For upon the highest corner of a large window, there dwelt a certain spider, swollen up to the first magnitude by the destruction of infinite numbers of flies, whose spoils lay scattered before the gates of his palace, like human bones before the cave of some giant.  . . .  when it was the pleasure of fortune to conduct thither a wandering bee, to whose curiosity a broken pane in the glass had discovered itself, and in he went, where, expatiating a while, he at last happened to alight upon one of the outward walls of the spider’s citadel; which, yielding to the unequal weight, sunk down to the very foundation.  Thrice he endeavoured to force his passage, and thrice the centre shook.  The spider within, feeling the terrible convulsion, supposed at first that nature was approaching to her final dissolution, or else that Beelzebub, with all his legions, was come to revenge the death of many thousands of his subjects whom his enemy had slain and devoured.  However, he at length valiantly resolved to issue forth and meet his fate.  Meanwhile the bee had acquitted himself of his toils, and, posted securely at some distance, was employed in cleansing his wings, and disengaging them from the ragged remnants of the cobweb.  By this time the spider was adventured out, when, beholding the chasms, the ruins, and dilapidations of his fortress, he was very near at his wit’s end; he stormed and swore like a madman, and swelled till he was ready to burst.  At length, casting his eye upon the bee, and wisely gathering causes from events (for they know each other by sight), “A plague split you,” said he; “is it you, with a vengeance, that have made this litter here; could not you look before you, and be d---d?  Do you think I have nothing else to do (in the devil’s name) but to mend and repair after you?”  “Good words, friend,” said the bee, having now pruned himself, and being disposed to droll; “I’ll give you my hand and word to come near your kennel no more; I was never in such a confounded pickle since I was born.” . . . “Rogue, rogue,” replied the spider, “yet methinks you should have more respect to a person whom all the world allows to be so much your betters.”  “By my troth,” said the bee, “the comparison will amount to a very good jest, and you will do me a favour to let me know the reasons that all the world is pleased to use in so hopeful a dispute.”  At this the spider, having swelled himself into the size and posture of a disputant, began his argument in the true spirit of controversy, with resolution to be heartily scurrilous and angry, to urge on his own reasons without the least regard to the answers or objections of his opposite, and fully predetermined in his mind against all conviction.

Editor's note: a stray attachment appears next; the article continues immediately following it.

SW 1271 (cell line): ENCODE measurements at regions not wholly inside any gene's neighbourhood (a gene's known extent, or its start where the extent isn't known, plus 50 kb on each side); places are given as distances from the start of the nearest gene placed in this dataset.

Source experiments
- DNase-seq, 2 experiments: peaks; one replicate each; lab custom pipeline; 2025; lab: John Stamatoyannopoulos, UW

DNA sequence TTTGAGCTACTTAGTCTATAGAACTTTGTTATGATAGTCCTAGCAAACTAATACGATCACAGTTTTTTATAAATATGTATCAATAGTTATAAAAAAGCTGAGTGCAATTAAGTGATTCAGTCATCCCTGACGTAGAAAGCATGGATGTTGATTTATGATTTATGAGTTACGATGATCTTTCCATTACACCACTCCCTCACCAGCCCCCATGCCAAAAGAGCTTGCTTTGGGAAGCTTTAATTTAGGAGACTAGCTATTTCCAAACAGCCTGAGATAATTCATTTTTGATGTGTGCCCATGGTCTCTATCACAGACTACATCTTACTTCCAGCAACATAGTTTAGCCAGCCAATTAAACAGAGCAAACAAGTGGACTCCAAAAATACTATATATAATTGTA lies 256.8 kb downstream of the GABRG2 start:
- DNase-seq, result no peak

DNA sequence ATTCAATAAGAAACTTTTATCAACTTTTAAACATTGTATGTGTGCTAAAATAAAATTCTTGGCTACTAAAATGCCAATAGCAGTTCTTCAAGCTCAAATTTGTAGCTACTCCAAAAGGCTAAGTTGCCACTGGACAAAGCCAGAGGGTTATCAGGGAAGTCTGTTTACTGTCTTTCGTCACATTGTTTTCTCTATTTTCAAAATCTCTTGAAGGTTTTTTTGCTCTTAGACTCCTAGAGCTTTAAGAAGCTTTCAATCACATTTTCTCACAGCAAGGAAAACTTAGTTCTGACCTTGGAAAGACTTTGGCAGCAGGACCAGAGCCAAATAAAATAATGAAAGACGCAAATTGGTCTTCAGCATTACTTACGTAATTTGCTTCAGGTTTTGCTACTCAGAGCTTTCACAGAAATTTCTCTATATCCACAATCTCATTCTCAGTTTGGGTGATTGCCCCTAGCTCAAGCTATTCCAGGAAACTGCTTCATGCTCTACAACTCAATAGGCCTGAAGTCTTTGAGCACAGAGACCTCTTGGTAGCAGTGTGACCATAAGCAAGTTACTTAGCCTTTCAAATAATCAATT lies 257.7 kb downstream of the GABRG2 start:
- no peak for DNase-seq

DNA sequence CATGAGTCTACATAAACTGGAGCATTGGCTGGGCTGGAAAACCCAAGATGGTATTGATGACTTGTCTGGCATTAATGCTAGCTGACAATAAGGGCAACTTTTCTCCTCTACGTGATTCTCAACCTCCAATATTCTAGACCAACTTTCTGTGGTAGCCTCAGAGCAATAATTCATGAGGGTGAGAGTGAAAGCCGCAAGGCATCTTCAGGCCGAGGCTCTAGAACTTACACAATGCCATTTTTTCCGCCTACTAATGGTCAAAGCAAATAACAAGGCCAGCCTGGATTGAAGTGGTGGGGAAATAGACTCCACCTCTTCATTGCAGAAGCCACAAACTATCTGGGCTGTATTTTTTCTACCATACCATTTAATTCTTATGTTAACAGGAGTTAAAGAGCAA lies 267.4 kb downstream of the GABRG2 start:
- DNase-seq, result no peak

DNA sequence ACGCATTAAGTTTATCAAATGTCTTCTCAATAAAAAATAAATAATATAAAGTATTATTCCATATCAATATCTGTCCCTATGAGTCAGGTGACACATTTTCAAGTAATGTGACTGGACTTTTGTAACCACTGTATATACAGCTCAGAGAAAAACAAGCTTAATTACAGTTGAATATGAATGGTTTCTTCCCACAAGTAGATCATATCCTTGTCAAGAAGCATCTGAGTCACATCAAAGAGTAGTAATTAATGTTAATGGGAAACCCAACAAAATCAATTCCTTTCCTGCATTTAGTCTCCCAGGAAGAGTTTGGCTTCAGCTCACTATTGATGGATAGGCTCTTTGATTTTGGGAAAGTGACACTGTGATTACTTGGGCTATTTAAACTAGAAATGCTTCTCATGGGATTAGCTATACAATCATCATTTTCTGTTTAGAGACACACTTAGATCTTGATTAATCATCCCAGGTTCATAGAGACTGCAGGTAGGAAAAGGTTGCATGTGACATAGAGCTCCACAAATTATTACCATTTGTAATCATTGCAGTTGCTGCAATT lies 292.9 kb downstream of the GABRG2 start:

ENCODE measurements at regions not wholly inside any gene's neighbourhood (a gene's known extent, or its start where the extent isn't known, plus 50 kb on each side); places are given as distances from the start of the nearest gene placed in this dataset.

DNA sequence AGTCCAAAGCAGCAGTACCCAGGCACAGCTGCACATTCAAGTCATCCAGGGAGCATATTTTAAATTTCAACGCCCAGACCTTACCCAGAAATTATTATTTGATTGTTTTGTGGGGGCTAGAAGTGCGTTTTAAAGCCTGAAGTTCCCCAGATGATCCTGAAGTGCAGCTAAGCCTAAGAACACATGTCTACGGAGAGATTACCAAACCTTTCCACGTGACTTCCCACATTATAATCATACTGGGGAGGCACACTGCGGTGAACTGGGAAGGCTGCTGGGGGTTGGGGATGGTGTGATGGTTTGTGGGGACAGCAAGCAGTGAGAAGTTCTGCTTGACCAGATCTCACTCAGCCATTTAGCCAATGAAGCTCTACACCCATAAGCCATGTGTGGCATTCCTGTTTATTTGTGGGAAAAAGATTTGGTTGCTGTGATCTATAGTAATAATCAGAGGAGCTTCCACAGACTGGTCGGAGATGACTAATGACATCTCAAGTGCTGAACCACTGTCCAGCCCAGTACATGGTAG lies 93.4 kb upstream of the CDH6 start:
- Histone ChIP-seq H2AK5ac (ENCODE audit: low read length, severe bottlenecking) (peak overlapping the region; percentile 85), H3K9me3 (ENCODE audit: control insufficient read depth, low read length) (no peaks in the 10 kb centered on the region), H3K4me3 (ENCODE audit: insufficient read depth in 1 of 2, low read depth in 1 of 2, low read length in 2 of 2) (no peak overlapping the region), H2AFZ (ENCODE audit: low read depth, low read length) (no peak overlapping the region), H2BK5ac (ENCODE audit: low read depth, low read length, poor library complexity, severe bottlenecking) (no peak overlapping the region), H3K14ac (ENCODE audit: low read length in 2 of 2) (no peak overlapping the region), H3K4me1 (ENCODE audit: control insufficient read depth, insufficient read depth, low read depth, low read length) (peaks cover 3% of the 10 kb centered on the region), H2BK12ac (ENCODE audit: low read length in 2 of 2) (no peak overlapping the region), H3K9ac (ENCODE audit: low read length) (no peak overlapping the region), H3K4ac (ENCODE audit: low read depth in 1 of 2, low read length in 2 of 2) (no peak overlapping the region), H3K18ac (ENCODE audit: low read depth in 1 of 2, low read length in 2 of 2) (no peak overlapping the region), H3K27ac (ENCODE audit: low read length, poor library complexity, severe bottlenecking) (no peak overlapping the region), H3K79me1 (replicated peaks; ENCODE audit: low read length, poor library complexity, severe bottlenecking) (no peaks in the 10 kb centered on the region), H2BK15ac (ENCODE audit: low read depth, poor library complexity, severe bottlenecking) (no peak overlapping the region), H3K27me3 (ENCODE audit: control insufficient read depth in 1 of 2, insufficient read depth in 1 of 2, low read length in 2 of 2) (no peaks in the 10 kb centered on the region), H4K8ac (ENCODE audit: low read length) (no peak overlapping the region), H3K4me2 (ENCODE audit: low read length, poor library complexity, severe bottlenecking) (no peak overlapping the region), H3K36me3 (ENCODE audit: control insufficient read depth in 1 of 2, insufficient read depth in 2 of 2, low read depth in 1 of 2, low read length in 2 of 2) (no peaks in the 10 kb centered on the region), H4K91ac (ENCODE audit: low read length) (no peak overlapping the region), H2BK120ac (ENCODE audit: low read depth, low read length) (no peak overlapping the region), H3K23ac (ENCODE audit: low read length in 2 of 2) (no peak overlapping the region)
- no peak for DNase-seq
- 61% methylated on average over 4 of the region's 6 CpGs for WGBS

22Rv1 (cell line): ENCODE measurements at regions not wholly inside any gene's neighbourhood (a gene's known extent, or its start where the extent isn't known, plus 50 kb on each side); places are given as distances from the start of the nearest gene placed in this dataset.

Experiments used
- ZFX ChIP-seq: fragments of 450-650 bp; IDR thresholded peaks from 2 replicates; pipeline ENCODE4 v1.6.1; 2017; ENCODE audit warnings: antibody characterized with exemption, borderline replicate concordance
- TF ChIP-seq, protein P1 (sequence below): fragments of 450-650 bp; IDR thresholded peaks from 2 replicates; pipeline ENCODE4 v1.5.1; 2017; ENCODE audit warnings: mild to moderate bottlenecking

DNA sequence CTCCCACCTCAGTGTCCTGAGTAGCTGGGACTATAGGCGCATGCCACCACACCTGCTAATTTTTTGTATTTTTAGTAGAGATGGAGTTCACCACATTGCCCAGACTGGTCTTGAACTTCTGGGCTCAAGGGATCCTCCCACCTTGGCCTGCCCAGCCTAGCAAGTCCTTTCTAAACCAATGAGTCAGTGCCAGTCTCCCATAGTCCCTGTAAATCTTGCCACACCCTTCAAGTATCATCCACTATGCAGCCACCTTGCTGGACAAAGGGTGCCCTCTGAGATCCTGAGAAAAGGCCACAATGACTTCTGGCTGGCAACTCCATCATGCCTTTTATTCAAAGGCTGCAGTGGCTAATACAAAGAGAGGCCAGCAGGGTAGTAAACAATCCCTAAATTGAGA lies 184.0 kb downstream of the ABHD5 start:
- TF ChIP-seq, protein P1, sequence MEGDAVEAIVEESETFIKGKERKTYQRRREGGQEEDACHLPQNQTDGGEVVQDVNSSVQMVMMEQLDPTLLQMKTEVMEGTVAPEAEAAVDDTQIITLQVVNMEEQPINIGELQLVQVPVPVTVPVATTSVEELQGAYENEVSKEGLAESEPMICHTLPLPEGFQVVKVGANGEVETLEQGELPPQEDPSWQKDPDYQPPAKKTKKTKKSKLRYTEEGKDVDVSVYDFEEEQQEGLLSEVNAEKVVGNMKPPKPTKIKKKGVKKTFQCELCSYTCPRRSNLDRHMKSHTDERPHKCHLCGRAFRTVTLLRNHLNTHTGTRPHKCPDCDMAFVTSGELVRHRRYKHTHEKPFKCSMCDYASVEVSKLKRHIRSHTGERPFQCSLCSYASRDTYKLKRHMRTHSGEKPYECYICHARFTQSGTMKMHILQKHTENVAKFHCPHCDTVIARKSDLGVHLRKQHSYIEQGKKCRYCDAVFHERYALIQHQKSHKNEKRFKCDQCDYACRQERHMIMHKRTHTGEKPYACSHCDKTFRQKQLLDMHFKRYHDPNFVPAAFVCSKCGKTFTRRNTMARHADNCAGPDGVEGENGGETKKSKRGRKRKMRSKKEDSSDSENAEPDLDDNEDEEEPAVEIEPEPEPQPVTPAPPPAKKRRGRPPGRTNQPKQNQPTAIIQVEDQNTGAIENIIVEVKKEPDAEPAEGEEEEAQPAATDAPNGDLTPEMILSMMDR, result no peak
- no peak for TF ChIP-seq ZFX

“Not to disparage myself,” said he, “by the comparison with such a rascal, what art thou but a vagabond without house or home, without stock or inheritance? born to no possession of your own, but a pair of wings and a drone-pipe.  Your livelihood is a universal plunder upon nature; a freebooter over fields and gardens; and, for the sake of stealing, will rob a nettle as easily as a violet.  Whereas I am a domestic animal, furnished with a native stock within myself.  This large castle (to show my improvements in the mathematics) is all built with my own hands, and the materials extracted altogether out of my own person.”

“I am glad,” answered the bee, “to hear you grant at least that I am come honestly by my wings and my voice; for then, it seems, I am obliged to Heaven alone for my flights and my music; and Providence would never have bestowed on me two such gifts without designing them for the noblest ends.  I visit, indeed, all the flowers and blossoms of the field and garden, but whatever I collect thence enriches myself without the least injury to their beauty, their smell, or their taste.  Now, for you and your skill in architecture and other mathematics, I have little to say: in that building of yours there might, for aught I know, have been labour and method enough; but, by woeful experience for us both, it is too plain the materials are naught; and I hope you will henceforth take warning, and consider duration and matter, as well as method and art.  You boast, indeed, of being obliged to no other creature, but of drawing and spinning out all from yourself; that is to say, if we may judge of the liquor in the vessel by what issues out, you possess a good plentiful store of dirt and poison in your breast; and, though I would by no means lesson or disparage your genuine stock of either, yet I doubt you are somewhat obliged, for an increase of both, to a little foreign assistance.  Your inherent portion of dirt does not fall of acquisitions, by sweepings exhaled from below; and one insect furnishes you with a share of poison to destroy another.  So that, in short, the question comes all to this: whether is the nobler being of the two, that which, by a lazy contemplation of four inches round, by an overweening pride, feeding, and engendering on itself, turns all into excrement and venom, producing nothing at all but flybane and a cobweb; or that which, by a universal range, with long search, much study, true judgment, and distinction of things, brings home honey and wax.”

At the conclusion of telling this tale, I exhort my students as they research and write to be not spiders, but bees.

This is, of course, no guarantee against laziness, dishonesty, apathy, or mere sin nature. But the vast majority of students in my experience err more often out of a desire to please than not. Once they understand that they are expected to build upon knowledge — not create it ex nihilo — it can be transformative. And that, after all, is the point of the entire enterprise.

Karen Swallow Prior is professor of English at Liberty University, Research Fellow with the Ethics and Religious Liberty Commission of the Southern Baptist Convention, and a member of the Faith Advisory Council of the Humane Society of the United States.